For Success in School and Life
By Elaine Settergren, Online Librarian
An Introduction to Information
• What is Information Literacy?
• Seeking information
– Information Cycles
– Types of information
– Globe Education Network [GEN] Library
• Using Information
– Evaluating information
– Citation and Academic Honesty
What is Information Literacy?
• Information literacy is a set of abilities
enabling individuals to recognize when
information is needed and to locate, evaluate,
and use the needed information effectively.
• Basically, Information Literacy is to know how
to think critically about information: why,
when, and how to use information
• But it doesn’t happen overnight, your
research projects and other critical thinking
assignments will help you develop and polish
Why Should I Care?
Information Literacy in the “real world” is
• self-directed lifelong learning
• excellent critical thinking and reasoning skills
• the ability to research faster and more
Here’s an example:
Say you’ve been diagnosed with a rare disease.
Your information literacy skills can help you
learn more about it: causes, cures, side-effects
of medicines, etc.
• Where are you most likely to find the info you need?
• Types of sources include (but are not limited to):
They all have their unique strengths and uses
Seeking Information: Info Cycles
For more info and explanations see
Based on http://www.lib.washington.edu/uwill/research101/intro02.htm
Types of Information
• Different types of sources are good for different uses
• hard facts, scientific
evidence, and research
communication” – for
scholars by scholars about
• rigid with citation – all
sources must be properly
• Industry news and
• written for
• purpose: to keep
• mention research, but
often don’t cite
• personal or human
side of an issue
• popular culture and
• written for general
public by editors/
• purpose: entertain or
• rarely cite anything.
The GEN Library
• Use the library website to access all the library
research and help tools
– there is also a link from your Blackboard course.
• Login to the library databases/ebooks with the
same username and password that you use for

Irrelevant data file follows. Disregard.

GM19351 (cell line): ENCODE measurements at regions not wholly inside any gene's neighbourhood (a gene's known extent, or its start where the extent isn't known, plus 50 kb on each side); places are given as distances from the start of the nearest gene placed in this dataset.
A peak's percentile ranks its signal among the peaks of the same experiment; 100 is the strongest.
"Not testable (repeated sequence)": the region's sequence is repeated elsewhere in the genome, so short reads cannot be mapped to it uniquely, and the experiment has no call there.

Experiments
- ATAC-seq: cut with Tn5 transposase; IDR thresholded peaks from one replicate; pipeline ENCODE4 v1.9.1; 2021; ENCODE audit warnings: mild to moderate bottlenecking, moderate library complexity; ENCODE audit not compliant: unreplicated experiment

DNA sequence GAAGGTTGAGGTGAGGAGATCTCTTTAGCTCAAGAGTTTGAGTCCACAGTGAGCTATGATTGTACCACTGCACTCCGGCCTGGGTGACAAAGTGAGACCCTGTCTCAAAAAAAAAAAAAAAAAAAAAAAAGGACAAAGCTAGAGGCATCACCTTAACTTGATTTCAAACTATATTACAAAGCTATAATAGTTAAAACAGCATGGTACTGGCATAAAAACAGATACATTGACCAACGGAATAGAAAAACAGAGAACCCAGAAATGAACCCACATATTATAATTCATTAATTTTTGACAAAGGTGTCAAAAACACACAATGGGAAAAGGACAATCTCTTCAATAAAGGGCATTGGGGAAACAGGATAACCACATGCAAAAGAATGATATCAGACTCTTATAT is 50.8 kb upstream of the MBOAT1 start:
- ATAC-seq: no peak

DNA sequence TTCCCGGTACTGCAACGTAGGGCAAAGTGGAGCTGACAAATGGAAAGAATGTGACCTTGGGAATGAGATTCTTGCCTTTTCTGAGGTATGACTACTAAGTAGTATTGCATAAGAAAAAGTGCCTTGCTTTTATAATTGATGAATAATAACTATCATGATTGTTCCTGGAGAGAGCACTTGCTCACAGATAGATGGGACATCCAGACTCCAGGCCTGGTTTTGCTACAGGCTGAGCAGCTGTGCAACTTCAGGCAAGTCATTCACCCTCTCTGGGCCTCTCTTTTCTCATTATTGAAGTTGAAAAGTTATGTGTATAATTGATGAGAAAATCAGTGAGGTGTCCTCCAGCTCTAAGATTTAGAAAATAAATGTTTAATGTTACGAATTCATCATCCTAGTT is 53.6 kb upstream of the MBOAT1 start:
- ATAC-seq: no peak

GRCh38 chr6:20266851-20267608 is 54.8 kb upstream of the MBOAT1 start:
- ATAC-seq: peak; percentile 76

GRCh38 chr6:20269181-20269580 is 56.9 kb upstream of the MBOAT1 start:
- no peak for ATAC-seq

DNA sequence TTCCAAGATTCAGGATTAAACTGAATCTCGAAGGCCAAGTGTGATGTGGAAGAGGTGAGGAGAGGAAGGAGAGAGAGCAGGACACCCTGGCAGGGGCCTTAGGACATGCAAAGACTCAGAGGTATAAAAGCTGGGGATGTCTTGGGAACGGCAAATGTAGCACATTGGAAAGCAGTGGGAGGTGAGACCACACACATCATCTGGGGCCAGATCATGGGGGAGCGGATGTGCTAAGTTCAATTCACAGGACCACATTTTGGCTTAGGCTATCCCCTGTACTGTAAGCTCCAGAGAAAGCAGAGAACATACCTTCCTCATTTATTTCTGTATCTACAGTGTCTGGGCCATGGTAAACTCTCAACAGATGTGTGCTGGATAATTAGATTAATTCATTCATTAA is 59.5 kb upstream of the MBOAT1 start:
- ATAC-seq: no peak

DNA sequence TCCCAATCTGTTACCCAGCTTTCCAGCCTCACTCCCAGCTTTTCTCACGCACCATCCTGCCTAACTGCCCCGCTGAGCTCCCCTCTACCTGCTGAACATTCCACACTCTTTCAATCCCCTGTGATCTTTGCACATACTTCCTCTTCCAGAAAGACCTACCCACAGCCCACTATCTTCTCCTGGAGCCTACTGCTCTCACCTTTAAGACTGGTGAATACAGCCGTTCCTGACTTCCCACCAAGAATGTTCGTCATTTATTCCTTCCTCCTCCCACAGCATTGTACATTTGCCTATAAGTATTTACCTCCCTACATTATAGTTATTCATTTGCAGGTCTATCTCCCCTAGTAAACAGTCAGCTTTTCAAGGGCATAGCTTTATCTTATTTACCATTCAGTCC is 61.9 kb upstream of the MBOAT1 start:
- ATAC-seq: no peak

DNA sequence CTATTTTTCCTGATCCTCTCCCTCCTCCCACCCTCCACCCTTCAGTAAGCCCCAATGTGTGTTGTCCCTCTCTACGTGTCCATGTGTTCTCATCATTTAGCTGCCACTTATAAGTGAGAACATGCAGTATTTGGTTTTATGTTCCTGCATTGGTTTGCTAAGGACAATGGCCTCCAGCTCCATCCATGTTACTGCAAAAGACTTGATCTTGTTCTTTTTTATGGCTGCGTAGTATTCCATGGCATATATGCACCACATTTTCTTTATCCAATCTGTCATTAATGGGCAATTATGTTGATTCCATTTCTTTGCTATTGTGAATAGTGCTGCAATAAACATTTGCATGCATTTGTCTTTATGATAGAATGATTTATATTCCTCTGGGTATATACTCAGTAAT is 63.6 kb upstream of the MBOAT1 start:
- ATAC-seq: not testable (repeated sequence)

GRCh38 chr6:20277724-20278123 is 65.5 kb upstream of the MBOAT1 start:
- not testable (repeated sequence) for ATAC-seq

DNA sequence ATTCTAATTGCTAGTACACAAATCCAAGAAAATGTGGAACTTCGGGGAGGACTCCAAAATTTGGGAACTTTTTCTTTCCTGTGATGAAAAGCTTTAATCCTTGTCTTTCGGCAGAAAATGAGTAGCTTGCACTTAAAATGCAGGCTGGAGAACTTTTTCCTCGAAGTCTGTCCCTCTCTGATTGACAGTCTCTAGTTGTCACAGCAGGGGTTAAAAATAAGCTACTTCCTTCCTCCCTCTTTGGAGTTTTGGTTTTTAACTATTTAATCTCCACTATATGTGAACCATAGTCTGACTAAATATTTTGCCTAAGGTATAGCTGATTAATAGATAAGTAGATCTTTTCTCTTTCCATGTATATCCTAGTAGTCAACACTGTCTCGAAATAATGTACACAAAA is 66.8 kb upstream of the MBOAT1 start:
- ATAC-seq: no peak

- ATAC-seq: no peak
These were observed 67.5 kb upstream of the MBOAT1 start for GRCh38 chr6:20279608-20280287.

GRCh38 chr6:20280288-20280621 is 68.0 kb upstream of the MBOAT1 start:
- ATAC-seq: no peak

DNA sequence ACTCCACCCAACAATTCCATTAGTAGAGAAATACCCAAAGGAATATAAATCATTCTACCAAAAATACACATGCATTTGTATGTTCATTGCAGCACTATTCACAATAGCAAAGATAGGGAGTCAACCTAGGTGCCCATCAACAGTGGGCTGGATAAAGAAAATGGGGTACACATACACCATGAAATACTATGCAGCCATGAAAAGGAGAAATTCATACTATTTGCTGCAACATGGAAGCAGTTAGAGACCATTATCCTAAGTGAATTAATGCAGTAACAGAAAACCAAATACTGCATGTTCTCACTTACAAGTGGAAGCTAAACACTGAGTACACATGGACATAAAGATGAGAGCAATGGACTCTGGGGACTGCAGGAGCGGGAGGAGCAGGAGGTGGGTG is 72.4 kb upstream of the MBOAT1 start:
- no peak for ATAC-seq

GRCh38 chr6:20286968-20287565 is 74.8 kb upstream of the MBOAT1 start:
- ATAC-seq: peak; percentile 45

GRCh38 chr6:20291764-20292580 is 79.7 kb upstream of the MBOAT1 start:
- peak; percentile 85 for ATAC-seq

• Username: firstname.lastname
• Password: last 4 digits of your Social Security #
The GEN Library
Library Tools and Resources:
• Databases –> for finding articles and more
• Books and Ebooks
• Recommended Websites
• Help includes:
• Research guides/tutorials
• Librarian contact info -> ask us questions!
GEN Library: Databases
• Databases contain articles from e-journals and
many other types of info (i.e. e-books and parts
of e-books, images, podcasts, reports, etc.).
• When you need an article, search in a database.
• Many databases will help you cite your source.
• The library pays for the information in the
databases so you don’t have to
What’s the Difference?
Information is from
professionals or experts in the
Contain published works
where facts are checked
Easy to cite in a bibliography
and may create the citation for
Can help you narrow your
topic or suggest related subjects.
Are updated frequently and
include the date of publication.
Can be written by anyone
regardless of expertise
Content is often not
checked by an expert
Often don’t provide the
information necessary to
create a complete citation
Often aren’t organized to
support student research
May not indicate when a
page is updated.
This chart is from: http://www.hclib.org/pub/search/Difference.cfm
GEN Library: Databases – continued
• Good Databases to Start with:
• EBSCO MegaFile,
• Gale (search all cross-searchable),
• Also available:
• 360 Search
• E-Journal portal
• Both of these are good for finding stuff when you
have a citation or aren’t sure what database to
GEN Library: Books and Ebooks
• Search the GU/MSB Catalog for books at the
GU/MSB campuses and for ebooks (for all GEN)
• Ebooks: NetLibrary is one of our e-book providers
and is searchable through the catalog
• For Business and Information Technology
ebooks search Books 24x7
• More ebooks and portions of ebooks are found
in the databases
are for all GEN
GEN Library: Books
• If you’re not an online-only student, you can
check out books at the campus libraries with
your student ID. You can also borrow books
from other school’s libraries (it’s called ILL).
Find out more:
• If you are an online-only student, you can ILL
from campus libraries and your local public
library. If you have questions, let me (Elaine
Settergren – email@example.com) know.
• Once you’ve found information, the next step
is to use it ethically.
• Not all information is created equally
• All information you use in school, you need to
• Evaluate your sources so you’re sure your
source is credible.
• Good sources = better papers and research
projects = you!
Evaluate your sources by asking yourself some key
questions about the information:
• Who? – author, publisher, sponsoring
organization, company, etc.
• Why? – selling something, inform, entertain, joke?
• Can you trust it? – is it objective, biased, opinion?
– do they cite sources? Is research explained and
cited? Is it old and outdated?
• How does it compare? – how does the information
from this source compare to other sources on the
Citation and Academic Honesty
• You cannot pass off someone else’s ideas as
your own because it’s unethical.
• You must give credit and citing is a way to do
• Classes will require APA citation style.
Help!?! No Problem!
Ask Your Librarian! Ask by IM, email, phone, or in
person. We’re here to help.
Find us on the library website:
More About Information and Research
• Composition class
– You’ll learn more about searching and the GEN
Library during composition class
• Library Website –> tutorials
– Check the library website for additional
information about researching and using library